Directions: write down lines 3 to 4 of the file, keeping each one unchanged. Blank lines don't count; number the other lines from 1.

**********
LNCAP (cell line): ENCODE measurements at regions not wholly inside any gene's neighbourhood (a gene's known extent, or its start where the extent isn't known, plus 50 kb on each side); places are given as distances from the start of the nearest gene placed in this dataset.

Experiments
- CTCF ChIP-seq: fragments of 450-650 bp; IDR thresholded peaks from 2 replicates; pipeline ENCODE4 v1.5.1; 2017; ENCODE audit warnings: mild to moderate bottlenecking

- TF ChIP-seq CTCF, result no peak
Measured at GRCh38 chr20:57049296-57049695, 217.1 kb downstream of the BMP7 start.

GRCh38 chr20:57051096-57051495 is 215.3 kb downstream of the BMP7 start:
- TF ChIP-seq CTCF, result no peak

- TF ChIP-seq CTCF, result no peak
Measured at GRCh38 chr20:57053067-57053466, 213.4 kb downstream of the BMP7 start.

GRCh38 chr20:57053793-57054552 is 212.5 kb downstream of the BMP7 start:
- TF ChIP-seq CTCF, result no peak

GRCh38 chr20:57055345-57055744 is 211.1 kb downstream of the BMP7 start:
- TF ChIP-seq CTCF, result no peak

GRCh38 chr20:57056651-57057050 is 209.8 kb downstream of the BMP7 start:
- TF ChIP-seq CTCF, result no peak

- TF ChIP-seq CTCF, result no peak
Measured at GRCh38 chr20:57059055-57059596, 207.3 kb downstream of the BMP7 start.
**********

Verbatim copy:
- CTCF ChIP-seq: fragments of 450-650 bp; IDR thresholded peaks from 2 replicates; pipeline ENCODE4 v1.5.1; 2017; ENCODE audit warnings: mild to moderate bottlenecking

- TF ChIP-seq CTCF, result no peak